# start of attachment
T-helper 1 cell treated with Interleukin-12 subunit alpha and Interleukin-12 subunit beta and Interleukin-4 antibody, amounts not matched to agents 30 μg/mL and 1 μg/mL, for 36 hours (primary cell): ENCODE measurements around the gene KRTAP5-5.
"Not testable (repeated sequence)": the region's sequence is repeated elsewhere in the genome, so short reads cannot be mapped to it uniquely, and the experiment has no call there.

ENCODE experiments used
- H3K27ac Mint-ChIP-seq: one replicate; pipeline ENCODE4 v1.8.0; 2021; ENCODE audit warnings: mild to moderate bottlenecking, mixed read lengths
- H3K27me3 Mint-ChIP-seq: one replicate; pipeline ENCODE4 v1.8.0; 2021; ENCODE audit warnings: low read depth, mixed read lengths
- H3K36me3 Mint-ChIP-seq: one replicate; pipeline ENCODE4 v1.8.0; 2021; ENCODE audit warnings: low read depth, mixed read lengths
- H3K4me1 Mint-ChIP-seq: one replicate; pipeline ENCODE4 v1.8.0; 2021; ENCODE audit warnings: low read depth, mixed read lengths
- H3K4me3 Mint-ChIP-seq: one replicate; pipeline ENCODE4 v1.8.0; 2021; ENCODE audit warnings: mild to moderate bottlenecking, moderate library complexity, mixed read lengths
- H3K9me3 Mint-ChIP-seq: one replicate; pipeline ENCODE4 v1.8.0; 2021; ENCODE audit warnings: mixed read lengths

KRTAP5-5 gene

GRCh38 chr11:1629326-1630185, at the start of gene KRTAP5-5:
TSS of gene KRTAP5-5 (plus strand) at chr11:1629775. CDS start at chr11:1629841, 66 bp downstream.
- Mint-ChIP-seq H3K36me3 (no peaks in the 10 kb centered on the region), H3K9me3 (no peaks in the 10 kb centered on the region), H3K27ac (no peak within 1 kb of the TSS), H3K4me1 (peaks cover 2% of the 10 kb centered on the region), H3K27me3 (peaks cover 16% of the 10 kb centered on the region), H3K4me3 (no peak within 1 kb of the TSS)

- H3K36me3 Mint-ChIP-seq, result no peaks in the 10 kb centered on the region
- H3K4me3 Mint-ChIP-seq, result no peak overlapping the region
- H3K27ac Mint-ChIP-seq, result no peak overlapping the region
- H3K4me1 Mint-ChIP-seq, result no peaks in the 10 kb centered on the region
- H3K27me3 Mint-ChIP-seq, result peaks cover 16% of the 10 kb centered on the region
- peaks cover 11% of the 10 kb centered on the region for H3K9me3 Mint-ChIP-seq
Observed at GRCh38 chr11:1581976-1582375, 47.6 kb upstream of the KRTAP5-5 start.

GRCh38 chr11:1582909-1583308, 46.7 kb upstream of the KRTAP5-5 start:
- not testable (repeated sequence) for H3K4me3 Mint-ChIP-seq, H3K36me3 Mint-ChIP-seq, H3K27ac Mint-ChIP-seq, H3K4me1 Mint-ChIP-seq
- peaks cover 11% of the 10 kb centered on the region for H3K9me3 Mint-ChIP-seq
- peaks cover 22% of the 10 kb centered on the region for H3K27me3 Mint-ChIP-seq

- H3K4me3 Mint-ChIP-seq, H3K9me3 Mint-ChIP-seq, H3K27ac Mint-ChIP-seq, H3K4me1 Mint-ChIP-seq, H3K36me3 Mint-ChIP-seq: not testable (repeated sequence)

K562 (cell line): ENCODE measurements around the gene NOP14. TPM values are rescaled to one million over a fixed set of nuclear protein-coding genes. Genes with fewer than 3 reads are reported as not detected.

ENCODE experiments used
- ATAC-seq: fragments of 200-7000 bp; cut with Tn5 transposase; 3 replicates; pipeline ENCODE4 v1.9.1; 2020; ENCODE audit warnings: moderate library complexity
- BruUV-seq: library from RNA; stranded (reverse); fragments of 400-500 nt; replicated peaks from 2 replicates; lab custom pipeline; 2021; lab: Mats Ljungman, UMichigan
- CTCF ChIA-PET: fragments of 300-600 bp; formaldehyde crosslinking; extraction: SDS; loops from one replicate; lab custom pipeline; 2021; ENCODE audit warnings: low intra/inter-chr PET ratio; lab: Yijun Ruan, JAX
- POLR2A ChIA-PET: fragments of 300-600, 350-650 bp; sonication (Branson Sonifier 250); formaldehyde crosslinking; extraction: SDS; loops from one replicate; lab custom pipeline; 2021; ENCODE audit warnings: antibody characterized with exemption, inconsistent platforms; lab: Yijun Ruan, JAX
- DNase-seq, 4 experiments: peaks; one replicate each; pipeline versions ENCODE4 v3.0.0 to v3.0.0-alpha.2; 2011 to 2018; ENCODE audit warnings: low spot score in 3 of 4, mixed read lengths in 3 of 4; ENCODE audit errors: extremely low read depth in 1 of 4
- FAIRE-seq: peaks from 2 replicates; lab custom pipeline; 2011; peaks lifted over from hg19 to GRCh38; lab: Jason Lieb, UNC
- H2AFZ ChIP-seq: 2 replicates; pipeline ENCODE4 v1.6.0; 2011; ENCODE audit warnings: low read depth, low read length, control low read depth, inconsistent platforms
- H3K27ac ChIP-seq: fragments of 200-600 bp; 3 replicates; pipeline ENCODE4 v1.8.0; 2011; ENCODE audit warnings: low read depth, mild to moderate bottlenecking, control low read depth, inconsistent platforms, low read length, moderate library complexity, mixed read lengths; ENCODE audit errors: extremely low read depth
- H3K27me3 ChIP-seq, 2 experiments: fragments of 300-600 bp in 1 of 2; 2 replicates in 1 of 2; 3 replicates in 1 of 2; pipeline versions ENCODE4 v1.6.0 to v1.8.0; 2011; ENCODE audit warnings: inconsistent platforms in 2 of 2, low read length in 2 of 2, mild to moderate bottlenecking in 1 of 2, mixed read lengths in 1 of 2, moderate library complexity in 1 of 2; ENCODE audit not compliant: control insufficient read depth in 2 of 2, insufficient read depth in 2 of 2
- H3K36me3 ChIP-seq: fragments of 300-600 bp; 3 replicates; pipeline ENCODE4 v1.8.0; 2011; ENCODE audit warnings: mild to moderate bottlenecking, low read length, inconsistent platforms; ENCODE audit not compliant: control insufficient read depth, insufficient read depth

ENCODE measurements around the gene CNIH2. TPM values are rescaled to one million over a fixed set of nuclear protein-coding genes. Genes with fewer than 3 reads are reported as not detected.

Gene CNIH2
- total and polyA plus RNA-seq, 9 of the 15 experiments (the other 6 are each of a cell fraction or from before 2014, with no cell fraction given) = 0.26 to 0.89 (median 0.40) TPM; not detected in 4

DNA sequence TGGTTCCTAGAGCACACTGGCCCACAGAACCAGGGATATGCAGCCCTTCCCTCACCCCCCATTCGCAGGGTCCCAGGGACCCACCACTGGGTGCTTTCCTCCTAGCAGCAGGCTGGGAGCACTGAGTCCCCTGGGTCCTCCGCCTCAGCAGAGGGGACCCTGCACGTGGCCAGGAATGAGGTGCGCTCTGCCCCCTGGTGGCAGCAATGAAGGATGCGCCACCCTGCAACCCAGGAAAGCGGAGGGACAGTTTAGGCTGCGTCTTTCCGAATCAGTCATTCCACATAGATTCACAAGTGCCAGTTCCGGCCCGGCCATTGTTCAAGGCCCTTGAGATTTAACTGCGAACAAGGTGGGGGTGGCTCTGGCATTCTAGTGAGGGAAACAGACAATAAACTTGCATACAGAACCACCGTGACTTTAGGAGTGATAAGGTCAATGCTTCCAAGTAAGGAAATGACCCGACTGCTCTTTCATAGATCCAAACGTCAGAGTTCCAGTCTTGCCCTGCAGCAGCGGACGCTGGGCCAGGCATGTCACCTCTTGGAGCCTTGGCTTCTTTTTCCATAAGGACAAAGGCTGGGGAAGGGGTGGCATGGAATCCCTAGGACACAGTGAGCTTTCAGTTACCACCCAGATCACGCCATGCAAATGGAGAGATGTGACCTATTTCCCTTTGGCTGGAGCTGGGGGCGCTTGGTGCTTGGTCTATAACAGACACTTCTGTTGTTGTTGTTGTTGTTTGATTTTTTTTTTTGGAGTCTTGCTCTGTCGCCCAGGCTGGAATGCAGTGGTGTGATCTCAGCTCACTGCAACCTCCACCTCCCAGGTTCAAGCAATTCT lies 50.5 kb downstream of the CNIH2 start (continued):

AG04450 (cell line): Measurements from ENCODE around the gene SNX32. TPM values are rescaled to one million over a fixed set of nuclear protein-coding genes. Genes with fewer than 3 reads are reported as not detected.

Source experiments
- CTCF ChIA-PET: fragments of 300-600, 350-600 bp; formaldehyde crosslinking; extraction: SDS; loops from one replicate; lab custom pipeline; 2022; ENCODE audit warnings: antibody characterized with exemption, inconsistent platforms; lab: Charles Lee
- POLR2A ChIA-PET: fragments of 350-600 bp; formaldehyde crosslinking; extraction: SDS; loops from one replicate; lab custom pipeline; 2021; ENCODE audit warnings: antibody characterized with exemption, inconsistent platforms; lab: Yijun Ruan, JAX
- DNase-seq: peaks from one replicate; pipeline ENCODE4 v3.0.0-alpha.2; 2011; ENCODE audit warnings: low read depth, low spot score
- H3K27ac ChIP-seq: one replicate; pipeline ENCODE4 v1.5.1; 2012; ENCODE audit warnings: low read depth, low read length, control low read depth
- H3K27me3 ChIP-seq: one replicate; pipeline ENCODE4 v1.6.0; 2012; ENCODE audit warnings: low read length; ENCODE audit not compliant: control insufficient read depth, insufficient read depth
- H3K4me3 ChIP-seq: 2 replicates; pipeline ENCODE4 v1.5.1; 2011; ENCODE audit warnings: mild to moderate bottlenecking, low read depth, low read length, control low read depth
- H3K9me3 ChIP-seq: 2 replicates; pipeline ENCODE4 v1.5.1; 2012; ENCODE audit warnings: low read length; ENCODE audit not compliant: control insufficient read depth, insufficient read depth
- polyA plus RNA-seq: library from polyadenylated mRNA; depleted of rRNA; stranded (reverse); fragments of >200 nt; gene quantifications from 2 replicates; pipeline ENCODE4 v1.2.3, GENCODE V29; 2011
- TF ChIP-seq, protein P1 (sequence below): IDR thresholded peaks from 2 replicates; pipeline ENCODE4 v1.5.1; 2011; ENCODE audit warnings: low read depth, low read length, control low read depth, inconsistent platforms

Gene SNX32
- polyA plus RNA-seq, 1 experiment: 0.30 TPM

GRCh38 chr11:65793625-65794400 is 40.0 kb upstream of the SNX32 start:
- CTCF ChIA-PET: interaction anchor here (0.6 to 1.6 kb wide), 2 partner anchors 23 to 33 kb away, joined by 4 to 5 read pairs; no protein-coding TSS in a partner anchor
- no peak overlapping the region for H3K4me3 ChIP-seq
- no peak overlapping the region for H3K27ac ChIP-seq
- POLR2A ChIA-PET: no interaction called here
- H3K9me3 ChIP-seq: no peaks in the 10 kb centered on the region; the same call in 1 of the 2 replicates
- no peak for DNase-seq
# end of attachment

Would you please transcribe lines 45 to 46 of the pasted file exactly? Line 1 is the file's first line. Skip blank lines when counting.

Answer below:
- POLR2A ChIA-PET: fragments of 350-600 bp; formaldehyde crosslinking; extraction: SDS; loops from one replicate; lab custom pipeline; 2021; ENCODE audit warnings: antibody characterized with exemption, inconsistent platforms; lab: Yijun Ruan, JAX
- DNase-seq: peaks from one replicate; pipeline ENCODE4 v3.0.0-alpha.2; 2011; ENCODE audit warnings: low read depth, low spot score